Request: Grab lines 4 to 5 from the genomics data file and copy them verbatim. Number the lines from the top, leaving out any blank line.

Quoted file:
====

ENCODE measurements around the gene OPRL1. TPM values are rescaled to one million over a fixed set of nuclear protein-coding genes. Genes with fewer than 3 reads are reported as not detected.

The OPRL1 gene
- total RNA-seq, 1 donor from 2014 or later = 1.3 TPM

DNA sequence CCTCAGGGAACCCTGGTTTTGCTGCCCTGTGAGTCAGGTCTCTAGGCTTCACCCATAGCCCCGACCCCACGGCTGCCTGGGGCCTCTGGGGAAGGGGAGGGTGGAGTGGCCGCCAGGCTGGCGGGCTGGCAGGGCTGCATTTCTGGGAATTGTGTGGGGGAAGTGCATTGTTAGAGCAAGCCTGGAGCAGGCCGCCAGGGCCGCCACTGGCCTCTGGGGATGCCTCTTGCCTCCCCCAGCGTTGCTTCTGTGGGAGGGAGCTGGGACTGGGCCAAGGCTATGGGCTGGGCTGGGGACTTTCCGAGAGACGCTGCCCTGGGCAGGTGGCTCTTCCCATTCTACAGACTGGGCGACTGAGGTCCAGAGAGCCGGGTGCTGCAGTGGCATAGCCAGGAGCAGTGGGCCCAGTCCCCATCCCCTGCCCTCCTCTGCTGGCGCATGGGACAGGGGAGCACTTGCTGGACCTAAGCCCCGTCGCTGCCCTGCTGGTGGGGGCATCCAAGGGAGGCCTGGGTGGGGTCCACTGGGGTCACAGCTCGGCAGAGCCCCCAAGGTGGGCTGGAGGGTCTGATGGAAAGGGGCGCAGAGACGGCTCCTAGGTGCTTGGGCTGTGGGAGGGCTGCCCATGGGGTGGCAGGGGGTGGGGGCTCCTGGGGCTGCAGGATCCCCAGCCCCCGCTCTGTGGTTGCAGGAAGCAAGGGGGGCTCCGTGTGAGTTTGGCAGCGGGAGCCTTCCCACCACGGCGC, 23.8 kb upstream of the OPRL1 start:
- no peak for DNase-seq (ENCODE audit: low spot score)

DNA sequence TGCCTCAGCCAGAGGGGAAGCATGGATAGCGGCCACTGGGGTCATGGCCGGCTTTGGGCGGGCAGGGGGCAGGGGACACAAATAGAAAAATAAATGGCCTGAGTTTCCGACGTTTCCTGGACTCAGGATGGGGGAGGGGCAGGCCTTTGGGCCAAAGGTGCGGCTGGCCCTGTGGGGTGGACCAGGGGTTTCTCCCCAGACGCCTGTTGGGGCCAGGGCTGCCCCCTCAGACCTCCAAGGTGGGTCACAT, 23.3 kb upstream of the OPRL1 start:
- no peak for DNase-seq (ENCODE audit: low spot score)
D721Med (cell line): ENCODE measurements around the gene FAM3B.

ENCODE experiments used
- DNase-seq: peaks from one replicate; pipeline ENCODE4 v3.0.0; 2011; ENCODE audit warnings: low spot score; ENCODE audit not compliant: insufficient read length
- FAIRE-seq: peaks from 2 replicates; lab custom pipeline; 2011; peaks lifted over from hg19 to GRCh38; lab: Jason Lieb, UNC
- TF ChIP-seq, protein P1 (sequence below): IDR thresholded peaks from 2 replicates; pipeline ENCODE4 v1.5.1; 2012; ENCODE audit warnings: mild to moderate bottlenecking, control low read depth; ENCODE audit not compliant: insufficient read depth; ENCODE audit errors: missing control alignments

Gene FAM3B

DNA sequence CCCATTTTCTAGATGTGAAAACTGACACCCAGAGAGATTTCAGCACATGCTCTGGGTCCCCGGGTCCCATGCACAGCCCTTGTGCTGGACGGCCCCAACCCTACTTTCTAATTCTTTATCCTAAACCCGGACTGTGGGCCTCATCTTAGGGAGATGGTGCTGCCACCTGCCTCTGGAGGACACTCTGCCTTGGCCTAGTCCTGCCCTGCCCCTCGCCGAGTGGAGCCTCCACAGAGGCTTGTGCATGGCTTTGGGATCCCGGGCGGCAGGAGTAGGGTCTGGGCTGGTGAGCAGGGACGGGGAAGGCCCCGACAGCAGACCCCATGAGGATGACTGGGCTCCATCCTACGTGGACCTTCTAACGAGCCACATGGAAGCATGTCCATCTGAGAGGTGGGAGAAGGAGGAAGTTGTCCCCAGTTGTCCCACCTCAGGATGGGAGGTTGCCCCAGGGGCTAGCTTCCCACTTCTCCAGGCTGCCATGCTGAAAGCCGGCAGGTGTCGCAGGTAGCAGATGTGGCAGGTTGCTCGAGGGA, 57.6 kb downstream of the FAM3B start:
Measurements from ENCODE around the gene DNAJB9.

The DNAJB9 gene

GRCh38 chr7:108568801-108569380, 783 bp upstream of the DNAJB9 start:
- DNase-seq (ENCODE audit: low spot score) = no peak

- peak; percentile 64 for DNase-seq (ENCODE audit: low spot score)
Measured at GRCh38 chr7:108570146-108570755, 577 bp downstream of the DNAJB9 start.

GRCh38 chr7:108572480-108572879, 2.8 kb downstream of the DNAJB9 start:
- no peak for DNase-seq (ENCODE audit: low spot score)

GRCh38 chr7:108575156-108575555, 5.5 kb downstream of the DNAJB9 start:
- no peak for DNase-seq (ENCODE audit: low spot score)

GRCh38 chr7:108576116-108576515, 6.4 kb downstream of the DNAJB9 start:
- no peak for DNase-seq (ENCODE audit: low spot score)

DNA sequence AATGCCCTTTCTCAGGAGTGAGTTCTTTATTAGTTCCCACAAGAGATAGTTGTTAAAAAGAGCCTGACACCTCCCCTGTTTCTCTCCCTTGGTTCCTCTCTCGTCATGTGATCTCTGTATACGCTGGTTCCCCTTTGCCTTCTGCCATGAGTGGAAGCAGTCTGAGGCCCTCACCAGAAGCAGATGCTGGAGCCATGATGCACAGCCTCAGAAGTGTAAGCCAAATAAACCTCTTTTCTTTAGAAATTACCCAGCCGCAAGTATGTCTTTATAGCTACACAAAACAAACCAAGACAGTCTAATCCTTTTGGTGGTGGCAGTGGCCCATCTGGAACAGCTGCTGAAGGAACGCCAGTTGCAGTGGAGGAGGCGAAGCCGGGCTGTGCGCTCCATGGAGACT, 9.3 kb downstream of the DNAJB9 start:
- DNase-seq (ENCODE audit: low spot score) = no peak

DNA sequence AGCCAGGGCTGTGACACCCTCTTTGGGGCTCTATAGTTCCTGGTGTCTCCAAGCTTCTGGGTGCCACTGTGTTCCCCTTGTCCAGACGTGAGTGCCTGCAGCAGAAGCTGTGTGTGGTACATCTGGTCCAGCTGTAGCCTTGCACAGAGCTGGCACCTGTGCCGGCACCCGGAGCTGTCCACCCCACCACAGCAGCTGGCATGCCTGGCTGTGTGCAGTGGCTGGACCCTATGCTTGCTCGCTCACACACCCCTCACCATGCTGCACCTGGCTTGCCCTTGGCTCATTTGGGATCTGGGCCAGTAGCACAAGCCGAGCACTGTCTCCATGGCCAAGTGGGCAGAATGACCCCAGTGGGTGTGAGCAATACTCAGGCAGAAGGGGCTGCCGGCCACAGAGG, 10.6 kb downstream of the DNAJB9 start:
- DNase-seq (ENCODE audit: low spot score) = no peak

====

DNA sequence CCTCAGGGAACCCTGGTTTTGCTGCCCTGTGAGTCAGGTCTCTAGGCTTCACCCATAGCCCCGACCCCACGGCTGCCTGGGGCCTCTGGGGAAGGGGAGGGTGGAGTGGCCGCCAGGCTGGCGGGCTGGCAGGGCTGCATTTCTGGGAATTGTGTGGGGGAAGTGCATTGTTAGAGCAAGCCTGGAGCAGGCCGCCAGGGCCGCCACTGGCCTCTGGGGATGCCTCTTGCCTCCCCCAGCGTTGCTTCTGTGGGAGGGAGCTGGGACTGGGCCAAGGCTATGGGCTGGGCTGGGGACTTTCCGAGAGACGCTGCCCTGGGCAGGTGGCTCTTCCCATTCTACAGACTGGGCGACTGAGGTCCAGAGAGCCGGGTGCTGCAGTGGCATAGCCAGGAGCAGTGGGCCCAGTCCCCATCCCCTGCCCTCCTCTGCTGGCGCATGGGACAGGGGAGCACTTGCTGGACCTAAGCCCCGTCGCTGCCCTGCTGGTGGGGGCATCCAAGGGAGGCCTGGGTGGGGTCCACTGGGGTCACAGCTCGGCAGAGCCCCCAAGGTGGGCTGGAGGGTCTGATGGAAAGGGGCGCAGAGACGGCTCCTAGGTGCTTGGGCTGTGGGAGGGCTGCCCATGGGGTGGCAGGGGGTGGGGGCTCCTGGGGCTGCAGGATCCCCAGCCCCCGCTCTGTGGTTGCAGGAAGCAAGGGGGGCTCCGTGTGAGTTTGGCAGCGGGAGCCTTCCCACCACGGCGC, 23.8 kb upstream of the OPRL1 start:
- no peak for DNase-seq (ENCODE audit: low spot score)